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$10 Million Fund From City Will Help Small Businesses Rebuild After Looting, Vandalism

"This is going to help us rebuild Chicago," said the city's business department commissioner.

Neighbors clean up in West Garfield Park Monday.
Bob Chiarito/Block Club Chicago
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CHICAGO — The city has created a $10 million fund that will go to small businesses hurt by vandalism and looting in recent days.

The Together Now fund will go to small businesses and not-for-profits throughout the city that experienced damage — though the city will have a particular eye toward helping West and South side businesses, which faced the worst of recent vandalism.

“We will certainly focus on those businesses that have been most hurt through the property damage and looting that occurred over the weekend and on Monday,” Mayor Lori Lightfoot said at a Friday press conference. “We will absolutely have an eye towards equity and we’ll work with the Chicago Community Trust to define the parameters, but it’s really for businesses all over the city.”

The city has not yet determined the eligibility requirements for businesses or how much it will award to each organization. Those looking for information or to donate can do so online.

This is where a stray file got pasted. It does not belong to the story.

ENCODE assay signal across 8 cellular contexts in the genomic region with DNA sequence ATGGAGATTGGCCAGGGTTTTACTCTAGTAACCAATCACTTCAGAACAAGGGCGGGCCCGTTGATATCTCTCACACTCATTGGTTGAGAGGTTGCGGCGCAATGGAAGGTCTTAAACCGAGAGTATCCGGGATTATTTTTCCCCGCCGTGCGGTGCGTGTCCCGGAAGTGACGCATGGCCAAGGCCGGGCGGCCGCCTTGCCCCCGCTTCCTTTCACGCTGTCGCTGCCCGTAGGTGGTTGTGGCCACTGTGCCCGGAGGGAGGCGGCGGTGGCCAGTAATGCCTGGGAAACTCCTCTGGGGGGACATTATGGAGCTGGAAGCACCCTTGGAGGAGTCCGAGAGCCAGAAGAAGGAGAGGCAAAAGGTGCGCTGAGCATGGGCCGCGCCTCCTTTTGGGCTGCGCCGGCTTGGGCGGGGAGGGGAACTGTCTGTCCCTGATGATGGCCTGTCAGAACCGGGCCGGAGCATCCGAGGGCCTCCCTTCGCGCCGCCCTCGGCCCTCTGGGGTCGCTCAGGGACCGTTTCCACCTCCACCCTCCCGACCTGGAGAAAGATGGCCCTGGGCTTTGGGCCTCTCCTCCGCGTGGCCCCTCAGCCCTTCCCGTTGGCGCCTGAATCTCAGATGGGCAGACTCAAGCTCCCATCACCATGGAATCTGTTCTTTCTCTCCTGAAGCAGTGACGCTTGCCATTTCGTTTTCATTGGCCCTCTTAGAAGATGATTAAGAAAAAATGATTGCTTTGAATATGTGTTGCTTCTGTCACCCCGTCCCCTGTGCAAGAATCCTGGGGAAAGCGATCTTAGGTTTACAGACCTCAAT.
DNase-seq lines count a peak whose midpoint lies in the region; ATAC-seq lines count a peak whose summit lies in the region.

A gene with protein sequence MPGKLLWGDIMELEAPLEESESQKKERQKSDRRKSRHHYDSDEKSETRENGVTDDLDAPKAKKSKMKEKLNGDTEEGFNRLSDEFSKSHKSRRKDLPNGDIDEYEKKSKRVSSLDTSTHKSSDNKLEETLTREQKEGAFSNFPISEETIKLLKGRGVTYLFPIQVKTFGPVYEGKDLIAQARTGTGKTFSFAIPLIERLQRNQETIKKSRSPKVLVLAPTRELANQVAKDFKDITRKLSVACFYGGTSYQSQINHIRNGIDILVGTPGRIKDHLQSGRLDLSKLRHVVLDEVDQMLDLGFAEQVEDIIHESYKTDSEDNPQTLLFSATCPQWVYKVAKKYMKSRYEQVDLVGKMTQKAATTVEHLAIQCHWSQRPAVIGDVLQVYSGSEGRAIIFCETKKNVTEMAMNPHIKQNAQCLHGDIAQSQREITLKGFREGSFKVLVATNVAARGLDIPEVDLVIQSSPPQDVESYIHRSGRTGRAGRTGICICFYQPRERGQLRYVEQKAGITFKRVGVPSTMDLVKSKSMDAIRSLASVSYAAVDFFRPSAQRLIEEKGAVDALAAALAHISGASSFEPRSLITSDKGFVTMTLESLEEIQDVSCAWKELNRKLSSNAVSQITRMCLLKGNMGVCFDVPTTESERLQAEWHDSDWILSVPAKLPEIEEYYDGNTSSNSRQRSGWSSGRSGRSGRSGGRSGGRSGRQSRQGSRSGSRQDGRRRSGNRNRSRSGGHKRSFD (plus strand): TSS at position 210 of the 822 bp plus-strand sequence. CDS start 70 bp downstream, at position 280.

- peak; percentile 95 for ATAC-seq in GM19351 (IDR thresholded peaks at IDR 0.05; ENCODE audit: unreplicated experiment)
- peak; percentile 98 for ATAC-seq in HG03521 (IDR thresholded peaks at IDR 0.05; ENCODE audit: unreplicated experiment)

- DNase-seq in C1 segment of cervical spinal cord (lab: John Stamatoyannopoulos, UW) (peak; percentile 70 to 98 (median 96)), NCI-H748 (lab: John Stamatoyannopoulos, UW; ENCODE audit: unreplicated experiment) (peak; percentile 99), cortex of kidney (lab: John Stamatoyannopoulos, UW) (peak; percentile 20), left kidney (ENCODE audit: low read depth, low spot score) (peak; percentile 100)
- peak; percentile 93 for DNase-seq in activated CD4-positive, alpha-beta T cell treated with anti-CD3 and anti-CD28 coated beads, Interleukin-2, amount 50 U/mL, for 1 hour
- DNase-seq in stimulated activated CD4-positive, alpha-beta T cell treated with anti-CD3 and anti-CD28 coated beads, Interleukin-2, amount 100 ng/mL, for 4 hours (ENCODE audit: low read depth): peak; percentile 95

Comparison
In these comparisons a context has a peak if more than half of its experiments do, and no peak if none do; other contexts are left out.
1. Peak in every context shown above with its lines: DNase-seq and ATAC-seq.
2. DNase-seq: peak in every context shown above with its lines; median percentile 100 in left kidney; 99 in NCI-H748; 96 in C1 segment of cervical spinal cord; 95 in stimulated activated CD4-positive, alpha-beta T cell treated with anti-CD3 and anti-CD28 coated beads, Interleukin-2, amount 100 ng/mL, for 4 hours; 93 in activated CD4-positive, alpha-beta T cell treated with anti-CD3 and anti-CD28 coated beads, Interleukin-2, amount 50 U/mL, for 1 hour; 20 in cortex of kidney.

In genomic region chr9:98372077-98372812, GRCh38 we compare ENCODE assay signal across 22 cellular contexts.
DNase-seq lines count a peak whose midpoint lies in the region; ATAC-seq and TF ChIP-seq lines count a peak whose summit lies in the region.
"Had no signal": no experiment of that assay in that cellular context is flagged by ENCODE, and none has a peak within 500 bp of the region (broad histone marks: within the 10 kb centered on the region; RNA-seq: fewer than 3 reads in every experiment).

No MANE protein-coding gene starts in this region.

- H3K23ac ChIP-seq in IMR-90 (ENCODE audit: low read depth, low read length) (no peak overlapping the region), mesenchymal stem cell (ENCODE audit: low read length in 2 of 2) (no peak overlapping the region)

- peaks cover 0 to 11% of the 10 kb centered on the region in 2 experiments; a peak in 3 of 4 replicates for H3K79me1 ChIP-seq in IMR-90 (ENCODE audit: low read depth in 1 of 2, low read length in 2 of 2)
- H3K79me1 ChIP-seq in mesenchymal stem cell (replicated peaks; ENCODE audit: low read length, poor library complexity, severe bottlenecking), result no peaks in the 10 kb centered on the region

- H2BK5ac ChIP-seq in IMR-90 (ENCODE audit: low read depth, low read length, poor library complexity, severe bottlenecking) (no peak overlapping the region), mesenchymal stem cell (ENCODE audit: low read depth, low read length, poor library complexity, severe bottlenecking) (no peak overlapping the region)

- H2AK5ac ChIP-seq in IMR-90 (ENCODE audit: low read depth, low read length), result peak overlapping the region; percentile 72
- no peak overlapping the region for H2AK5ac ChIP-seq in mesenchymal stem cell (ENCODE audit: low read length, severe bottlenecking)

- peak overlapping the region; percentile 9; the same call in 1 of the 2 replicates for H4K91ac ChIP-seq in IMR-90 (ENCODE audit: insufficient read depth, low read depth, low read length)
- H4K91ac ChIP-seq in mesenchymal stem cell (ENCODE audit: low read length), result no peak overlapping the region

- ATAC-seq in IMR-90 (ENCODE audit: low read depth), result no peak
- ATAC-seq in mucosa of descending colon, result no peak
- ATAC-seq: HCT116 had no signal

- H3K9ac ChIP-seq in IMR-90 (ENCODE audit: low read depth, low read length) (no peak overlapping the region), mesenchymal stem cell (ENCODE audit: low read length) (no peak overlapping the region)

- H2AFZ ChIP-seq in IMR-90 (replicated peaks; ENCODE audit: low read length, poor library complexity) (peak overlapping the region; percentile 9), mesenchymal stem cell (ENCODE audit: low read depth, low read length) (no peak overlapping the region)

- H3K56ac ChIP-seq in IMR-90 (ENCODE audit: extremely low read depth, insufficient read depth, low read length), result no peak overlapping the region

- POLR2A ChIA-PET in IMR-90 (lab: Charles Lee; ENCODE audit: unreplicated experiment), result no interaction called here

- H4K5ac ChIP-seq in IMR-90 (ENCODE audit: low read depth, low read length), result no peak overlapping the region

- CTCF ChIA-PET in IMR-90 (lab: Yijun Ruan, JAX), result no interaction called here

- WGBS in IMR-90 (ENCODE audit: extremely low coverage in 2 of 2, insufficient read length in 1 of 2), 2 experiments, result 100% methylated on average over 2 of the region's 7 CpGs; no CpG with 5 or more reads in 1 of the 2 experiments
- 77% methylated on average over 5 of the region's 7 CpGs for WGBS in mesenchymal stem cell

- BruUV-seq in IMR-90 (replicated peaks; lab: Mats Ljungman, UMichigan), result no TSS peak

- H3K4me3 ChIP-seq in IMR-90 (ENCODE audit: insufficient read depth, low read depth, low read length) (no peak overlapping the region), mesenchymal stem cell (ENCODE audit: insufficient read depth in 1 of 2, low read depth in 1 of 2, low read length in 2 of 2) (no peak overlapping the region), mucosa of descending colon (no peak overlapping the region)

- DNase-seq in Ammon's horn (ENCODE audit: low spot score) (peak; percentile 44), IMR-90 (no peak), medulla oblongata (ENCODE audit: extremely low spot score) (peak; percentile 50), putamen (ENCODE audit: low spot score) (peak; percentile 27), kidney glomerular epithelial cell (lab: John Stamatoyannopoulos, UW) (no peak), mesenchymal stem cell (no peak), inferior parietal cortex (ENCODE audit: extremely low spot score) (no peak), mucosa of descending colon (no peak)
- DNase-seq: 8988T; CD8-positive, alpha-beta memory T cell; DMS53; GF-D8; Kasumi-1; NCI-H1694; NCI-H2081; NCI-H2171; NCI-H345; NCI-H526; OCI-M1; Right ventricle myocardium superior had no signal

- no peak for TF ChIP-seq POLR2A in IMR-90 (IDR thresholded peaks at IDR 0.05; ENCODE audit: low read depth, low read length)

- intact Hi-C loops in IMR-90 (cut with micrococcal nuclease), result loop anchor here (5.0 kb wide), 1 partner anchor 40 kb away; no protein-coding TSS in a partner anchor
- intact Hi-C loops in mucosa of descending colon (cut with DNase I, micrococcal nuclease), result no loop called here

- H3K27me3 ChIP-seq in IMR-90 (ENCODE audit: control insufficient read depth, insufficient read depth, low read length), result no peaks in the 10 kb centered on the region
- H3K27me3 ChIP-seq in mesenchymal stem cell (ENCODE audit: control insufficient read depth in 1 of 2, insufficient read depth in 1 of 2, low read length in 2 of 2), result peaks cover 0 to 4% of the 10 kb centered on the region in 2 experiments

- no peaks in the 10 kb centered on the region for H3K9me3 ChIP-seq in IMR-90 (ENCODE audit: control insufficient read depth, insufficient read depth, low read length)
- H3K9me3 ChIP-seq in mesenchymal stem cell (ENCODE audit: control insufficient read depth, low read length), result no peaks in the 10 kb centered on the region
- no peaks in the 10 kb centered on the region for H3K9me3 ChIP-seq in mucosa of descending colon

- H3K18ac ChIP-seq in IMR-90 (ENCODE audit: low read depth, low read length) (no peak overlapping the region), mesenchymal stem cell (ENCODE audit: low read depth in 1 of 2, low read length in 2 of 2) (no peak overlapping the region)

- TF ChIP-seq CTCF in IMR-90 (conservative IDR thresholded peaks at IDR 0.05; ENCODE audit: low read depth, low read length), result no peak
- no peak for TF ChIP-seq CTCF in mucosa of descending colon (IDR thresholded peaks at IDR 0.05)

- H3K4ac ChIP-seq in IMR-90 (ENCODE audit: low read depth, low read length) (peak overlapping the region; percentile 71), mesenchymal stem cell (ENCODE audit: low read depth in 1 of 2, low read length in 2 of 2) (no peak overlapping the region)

The city is asking larger organizations to donate to the fund. Jewel-Osco, a grocery chain that also saw stores damaged this weekend, has given $1 million.

Jewel also launched a campaign so customers can donate: Through July 31, shoppers at all Chicago-area Jewel stores will be asked when checking out if they want to give $1, $3 or $5 to the Together Now Fund.

Businesses were already struggling due to the coronavirus pandemic when people used protests over the police killing of George Floyd as cover to loot and vandalize, officials have said.

And the destruction came just as businesses were preparing to reopen this week after months of being closed to prevent the spread of COVID-19.

But the fund will help local businesses get back on their feet so they can open up their doors, officials said.

“In one way, at the core of a lot of what we have seen, including the destruction, is a sense of hopelessness that a lot of people have been feeling,” said Helene Gayle, head of the Chicago Community Trust, which is managing the fund. “What we’re doing today is restoring hope … .”

Rosa Escareno, head of the city’s Department of Business Affairs and Consumer Protection, said the money will support businesses and neighborhoods that badly need help.

“This is going to help us rebuild Chicago,” Escareno said.

Escareno said people can also help by shopping local, saying Chicago’s small businesses employ neighbors.

The city has also created an emergency alert system for business owners. People can text CHIBIZ to 67283 to sign up and they’ll receive area-specific text notifications of things that could impact their business, like road closures.

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